Biggest bumps in budget all have links to oil boom
BISMARCK — Put North Dakota’s state spending surge under the microscope, and you’ll find winners and bigger winners.
There is perhaps no bigger winner than the state’s Department of Transportation, which received no money from the state back in the biennium starting in 2001. Thanks to a $1.5 billion appropriation from the general fund this biennium, transportation has overtaken Health and Human Services — generally the largest area of spending in North Dakota and nationally — as the largest area of state government spending.
Add in federal funds, and the Department of Transportation’s total budget has doubled since just the past biennium.
Traditionally a federally funded department, state lawmakers felt the money from Washington, D.C., wasn’t enough to address the state’s infrastructure needs, particularly roads in western North Dakota being pummeled by truck traffic driven by oil drilling.
About three-quarters of its $1.5 billion appropriation from the state is earmarked for improvements in oil-affected areas, Director of Transportation Programs Steve Salwei said.
“It’s really allowed us to be more proactive in making improvements to roadways, bridges and transportation infrastructure across the state,” especially the roads in western North Dakota that weren’t designed to carry heavy loads, Salwei said.
The Department of Human Services looks like a big winner on paper, but that comes with a big twist. A large chunk of its new cash is dedicated to cover Medicaid payments that the federal government no longer pays for.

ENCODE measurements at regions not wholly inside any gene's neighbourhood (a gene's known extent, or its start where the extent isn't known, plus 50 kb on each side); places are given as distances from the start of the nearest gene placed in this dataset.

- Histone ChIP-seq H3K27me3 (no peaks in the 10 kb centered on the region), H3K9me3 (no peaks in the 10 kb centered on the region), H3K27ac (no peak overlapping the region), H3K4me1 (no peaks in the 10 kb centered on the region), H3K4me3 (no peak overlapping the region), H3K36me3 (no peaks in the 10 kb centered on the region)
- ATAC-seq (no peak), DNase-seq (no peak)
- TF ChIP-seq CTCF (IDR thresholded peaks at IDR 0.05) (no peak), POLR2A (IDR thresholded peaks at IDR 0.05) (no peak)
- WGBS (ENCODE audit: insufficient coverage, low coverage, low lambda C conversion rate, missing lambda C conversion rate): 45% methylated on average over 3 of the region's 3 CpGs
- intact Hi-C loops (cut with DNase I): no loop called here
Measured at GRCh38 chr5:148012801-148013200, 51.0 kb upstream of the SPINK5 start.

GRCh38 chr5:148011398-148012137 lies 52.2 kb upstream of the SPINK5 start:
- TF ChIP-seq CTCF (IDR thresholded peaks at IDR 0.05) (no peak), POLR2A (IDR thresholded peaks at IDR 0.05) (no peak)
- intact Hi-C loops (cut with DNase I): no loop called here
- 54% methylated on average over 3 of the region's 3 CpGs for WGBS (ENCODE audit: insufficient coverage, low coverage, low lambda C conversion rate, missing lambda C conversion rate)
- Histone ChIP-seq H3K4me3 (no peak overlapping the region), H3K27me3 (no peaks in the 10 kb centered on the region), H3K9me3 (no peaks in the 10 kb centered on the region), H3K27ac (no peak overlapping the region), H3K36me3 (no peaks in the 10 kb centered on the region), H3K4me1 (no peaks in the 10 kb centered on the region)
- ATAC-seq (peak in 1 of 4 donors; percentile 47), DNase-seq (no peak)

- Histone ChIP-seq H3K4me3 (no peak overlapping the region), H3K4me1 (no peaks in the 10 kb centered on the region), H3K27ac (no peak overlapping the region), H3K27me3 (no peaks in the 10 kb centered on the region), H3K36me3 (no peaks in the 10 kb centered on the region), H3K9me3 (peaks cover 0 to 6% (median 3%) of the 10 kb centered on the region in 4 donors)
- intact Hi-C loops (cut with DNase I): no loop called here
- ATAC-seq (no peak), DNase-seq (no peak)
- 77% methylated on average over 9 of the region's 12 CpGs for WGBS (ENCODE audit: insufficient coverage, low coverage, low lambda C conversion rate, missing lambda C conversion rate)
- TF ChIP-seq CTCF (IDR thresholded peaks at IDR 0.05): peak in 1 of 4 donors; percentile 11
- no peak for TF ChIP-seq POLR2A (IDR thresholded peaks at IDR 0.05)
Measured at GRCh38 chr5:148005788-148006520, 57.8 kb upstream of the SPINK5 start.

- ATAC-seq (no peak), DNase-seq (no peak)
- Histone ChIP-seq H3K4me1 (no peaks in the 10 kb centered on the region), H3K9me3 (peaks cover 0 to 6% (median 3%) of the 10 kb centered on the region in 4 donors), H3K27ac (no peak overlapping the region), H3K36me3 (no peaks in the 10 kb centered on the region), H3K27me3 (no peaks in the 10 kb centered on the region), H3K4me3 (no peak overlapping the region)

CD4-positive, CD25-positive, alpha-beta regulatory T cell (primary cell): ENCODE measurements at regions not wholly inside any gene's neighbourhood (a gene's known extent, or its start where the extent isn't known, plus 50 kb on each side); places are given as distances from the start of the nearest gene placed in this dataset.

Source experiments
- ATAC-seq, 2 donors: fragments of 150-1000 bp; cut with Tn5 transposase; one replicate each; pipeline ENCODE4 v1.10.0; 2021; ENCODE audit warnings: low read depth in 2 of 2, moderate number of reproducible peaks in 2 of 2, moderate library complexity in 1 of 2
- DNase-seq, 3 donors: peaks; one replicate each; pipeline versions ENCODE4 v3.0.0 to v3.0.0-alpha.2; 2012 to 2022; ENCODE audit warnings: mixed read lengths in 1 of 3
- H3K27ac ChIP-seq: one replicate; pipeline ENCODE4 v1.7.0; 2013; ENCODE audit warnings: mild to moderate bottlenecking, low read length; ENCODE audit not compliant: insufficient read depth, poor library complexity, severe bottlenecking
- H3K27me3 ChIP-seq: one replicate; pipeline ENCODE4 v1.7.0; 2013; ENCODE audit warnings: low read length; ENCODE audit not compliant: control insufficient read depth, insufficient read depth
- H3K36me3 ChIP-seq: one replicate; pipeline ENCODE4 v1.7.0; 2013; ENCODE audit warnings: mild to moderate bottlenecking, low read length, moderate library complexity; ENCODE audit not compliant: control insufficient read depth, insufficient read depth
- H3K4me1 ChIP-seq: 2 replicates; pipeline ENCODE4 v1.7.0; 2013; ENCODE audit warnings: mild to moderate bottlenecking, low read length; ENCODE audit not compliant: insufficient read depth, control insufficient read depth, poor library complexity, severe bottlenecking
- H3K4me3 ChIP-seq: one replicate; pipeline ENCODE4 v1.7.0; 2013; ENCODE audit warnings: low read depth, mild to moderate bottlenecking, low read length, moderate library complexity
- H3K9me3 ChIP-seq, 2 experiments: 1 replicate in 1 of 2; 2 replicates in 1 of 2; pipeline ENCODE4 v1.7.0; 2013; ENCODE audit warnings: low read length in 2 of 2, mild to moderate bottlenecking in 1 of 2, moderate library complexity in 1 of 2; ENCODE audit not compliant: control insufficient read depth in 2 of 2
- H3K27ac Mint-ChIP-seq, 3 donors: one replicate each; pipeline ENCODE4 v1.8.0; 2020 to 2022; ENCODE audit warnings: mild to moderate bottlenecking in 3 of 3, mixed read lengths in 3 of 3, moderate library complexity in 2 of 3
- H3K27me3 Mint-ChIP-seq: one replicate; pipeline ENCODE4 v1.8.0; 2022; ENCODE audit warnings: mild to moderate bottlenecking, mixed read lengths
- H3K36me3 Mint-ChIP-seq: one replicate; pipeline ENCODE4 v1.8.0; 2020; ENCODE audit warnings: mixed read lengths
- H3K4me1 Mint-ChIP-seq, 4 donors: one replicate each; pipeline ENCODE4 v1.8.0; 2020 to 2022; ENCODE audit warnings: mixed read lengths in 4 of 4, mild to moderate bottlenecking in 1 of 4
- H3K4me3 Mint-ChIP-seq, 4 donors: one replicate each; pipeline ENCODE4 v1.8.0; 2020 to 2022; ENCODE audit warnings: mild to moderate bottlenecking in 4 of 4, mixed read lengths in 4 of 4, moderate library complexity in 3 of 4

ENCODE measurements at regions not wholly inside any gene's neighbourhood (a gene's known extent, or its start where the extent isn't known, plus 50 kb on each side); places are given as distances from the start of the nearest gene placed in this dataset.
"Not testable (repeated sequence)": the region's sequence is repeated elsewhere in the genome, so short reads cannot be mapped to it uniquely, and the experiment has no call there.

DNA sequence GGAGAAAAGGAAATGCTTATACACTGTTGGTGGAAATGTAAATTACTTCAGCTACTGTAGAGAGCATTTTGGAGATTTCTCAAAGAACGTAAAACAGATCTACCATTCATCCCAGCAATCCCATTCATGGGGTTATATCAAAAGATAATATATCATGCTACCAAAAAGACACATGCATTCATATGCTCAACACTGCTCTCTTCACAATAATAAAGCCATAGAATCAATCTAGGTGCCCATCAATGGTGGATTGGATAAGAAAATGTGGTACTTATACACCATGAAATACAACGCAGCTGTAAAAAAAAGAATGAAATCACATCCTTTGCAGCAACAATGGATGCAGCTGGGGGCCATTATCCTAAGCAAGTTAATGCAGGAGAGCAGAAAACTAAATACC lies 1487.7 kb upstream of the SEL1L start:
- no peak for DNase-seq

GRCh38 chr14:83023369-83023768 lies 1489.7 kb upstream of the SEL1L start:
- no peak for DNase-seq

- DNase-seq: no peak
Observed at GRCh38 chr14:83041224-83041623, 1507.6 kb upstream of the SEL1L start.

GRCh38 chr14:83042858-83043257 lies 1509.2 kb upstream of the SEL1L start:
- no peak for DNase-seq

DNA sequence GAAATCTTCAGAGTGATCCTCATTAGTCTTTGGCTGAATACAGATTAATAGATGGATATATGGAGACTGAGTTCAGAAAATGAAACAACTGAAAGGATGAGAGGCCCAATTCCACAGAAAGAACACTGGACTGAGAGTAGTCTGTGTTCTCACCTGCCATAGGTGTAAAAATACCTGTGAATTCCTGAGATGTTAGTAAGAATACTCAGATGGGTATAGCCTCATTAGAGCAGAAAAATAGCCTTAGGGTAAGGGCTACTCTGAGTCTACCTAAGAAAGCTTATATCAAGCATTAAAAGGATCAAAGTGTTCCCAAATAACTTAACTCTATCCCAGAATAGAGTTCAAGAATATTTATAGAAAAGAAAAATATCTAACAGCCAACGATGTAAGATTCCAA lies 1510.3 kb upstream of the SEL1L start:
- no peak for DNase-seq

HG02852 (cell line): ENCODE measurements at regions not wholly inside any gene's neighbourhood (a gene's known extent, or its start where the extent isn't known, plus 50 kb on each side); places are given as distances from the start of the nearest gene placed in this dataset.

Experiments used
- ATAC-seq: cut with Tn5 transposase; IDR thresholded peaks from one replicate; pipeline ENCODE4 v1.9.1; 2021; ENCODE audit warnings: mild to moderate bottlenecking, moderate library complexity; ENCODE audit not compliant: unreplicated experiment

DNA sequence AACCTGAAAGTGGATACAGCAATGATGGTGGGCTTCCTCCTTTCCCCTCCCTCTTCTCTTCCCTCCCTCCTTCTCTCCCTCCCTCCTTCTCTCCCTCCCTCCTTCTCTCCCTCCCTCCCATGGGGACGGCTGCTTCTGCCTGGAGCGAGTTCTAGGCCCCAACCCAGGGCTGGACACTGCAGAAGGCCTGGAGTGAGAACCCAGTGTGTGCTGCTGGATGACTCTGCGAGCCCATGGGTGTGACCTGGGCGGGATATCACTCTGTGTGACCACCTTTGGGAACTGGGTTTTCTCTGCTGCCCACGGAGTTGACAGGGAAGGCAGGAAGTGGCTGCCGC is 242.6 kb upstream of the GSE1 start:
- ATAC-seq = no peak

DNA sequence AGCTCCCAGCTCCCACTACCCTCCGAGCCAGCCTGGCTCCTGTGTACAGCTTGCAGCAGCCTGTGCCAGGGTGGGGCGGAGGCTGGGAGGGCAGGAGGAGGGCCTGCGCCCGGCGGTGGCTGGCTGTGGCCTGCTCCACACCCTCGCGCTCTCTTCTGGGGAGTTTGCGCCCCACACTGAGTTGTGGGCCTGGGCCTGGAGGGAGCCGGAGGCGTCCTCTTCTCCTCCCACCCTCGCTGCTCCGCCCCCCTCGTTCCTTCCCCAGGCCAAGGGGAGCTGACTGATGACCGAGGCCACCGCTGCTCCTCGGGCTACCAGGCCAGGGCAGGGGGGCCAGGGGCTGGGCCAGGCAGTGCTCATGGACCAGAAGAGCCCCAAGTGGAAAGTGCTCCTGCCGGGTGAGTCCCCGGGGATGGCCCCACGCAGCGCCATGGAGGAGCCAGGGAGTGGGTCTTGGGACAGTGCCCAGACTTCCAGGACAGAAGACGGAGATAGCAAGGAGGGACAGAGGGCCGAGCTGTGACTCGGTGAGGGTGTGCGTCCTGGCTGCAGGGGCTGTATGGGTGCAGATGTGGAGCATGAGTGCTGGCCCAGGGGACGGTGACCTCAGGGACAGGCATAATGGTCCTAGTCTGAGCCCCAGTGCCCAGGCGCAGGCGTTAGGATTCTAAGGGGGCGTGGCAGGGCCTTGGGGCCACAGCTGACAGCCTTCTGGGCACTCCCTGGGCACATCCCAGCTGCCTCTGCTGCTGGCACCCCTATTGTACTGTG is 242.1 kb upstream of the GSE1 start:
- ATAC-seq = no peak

Thanks in part to revamping the higher education funding formula this past session, the state’s 11 colleges are all receiving more money from the state. Williston State College is the clear winner among them — the $26.3 million the two-year college will receive in general funds this biennium marks a 380 percent increase since 2001.
President Raymond Nadolny said new money has allowed the school to increase its faculty salaries — a crucial step to recruiting and keeping staff where the cost of living is high and housing is scarce. So scarce that Nadolny has housed staff members in his basement for the past three years, he said.
The school has also started a petroleum production program, built additional housing, increased security and hired a full-time counselor.
It should be no surprise that the Department of Trust Lands, which leases millions of acres of state-owned oil- and gas-bearing lands, has been a budget winner.
Commissioner Lance Gaebe said the influx of cash has helped the department get a handle on the frenzied requests for easements and rights of way. The department has added the equivalent of more than 12 full-time workers since 2001, when there was very little drilling in North Dakota.
“There was sort of a race to get things drilled,” Gaebe said.